Enacting data privacy law need of the hour
The new draft of digital data privacy law aims to keep the Indian data safe and secure.
The new draft of digital data privacy law aims to keep the Indian data safe and secure. There are many initiatives which address the concerns of the industry. According to the Ministry of Electronics and IT (MeitY), the new draft strikes a delicate balance between the needs of the industry and the Supreme Court's ruling on privacy as a fundamental right. Taking these factors into account, reasonable restrictions have also been imposed. Firstly, the draft law proposes to ease data storage law. In a significant relief to global technology giants including Meta, Google, and Amazon among others; the draft law proposes to allow storage of Indian data in other friendly countries.
The government will "notify such countries or territories outside India to which a data fiduciary may transfer personal data" after receiving the feedback from the public. Similarly, the draft proposes a penalty of up to Rs 250 crore in case the data fiduciary or data processor fails to protect against personal data breaches. Penalties can go up to Rs 500 crore for violating various provisions of the proposed law.
Similar to Europe's general data protection regulation (GDPR), the proposed bill will apply to entities operating in the country along with for companies processing the data of Indian citizens. However, there are also red flags raised by experts. The bill proposes to provide wide-ranging exemptions to the centre and its agencies with little safeguards. Many feel that this is one of the major concern areas wherein personal data can be assessed by public authorities with little restrictions. The government argued that "national and public interest is at times greater than the interest of an individual", justifying the need for such exemptions. As the government is the biggest user of data, broad exemptions proposed in the draft can defeat the very purpose of privacy. Moreover, the bill doesn't cover data stored in non-digital format.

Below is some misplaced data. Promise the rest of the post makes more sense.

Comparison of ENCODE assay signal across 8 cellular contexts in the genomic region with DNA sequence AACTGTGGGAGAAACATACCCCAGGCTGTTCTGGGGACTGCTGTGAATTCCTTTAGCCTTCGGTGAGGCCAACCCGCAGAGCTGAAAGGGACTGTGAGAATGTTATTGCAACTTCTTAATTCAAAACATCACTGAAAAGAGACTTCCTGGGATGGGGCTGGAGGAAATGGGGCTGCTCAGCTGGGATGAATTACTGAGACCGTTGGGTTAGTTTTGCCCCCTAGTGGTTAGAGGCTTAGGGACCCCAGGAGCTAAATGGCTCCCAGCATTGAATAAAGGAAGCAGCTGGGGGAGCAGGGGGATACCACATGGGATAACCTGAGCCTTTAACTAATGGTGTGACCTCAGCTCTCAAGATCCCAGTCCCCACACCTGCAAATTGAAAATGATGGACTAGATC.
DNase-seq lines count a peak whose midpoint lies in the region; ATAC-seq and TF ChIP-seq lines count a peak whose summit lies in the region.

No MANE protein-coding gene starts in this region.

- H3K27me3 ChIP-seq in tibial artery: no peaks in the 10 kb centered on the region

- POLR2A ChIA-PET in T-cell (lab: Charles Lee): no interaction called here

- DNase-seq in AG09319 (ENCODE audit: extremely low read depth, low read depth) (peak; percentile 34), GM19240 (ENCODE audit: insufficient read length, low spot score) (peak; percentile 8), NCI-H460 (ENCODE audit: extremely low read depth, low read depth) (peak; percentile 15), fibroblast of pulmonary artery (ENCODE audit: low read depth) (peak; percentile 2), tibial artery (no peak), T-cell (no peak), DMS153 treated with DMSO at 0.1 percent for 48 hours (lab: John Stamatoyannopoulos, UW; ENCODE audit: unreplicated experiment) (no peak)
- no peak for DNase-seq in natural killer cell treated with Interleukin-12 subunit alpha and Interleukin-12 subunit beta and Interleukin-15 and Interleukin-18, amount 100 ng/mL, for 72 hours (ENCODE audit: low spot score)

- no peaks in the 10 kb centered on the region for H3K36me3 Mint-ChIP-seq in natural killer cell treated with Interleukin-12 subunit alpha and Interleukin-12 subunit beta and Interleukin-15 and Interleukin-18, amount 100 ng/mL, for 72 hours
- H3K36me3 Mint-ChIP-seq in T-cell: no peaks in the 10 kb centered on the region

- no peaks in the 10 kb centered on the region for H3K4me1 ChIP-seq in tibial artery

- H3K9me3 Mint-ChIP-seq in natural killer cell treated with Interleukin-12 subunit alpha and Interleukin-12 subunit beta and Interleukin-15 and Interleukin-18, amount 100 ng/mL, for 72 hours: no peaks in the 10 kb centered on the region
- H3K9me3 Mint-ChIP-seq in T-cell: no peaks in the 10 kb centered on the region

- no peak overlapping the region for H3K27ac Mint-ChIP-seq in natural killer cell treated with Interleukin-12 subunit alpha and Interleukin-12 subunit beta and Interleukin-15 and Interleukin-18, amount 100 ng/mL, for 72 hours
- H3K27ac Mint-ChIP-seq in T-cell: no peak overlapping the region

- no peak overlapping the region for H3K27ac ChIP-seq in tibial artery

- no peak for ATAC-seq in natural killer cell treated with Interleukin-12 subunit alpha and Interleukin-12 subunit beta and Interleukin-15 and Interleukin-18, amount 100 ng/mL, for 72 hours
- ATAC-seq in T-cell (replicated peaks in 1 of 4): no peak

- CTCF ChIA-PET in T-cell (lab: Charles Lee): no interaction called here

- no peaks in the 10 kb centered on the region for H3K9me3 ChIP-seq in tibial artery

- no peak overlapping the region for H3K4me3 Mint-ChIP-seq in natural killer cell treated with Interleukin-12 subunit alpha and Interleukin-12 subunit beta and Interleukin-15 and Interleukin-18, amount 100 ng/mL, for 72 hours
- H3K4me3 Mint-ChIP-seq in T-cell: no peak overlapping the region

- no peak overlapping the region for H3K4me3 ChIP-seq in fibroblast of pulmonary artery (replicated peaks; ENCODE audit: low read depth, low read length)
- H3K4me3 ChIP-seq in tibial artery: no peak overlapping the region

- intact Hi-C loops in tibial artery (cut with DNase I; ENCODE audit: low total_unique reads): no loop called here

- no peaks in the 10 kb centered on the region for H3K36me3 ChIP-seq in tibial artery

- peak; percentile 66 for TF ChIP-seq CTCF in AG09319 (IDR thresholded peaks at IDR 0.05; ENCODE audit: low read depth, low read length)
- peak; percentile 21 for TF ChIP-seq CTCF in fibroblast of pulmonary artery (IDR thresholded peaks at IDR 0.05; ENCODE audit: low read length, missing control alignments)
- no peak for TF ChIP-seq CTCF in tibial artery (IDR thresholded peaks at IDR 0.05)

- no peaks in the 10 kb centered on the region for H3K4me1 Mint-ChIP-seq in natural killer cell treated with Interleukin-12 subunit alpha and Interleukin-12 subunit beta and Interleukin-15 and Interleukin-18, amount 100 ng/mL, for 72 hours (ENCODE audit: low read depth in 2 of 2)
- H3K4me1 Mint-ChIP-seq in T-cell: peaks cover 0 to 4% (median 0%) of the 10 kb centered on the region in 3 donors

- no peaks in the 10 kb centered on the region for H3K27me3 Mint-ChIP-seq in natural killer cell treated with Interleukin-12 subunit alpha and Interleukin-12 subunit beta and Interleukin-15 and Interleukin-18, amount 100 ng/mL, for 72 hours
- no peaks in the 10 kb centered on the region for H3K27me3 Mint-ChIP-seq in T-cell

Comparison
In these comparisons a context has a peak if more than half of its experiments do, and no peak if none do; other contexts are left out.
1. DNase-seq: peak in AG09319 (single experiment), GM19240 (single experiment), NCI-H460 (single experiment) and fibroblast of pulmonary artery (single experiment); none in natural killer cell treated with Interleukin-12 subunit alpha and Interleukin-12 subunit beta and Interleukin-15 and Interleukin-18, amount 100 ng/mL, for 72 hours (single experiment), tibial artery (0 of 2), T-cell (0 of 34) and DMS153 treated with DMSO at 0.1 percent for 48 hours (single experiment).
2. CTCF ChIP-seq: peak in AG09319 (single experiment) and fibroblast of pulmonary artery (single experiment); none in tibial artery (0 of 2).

As much of data collected in rural areas in physical format, there is a scope for public authorities to escape the scrutiny. It is also worth noting that the new bill has just 30 clauses compared to the more than 90 in the previous one. Therefore, a lot of operational details have been left to subsequent rule-making. It raises fear about the possibility of more relaxation for government authorities. Moreover, penalty is proposed to be imposed on companies without taking into account their turnovers.
So, the draft bill is a mixed bag with both hits and misses. On one hand, it takes care of the industry concerns on data storage, it proposes to provide sweeping powers to the government bodies on the other hand. Of course, the bill is currently under public consultations and is likely to inculcate the changes proposed by the general public. Given the complexity of India, it is necessary that the country formalises the privacy act as soon as possible. In a digital world, any further delay to legislate a privacy law will endanger Indian data. Cyberbreaches and subsequent loss of money by both enterprises and individuals have risen in alarming proportions in recent years.
Therefore, it will be better if the lawmakers can finalise the law at the earliest.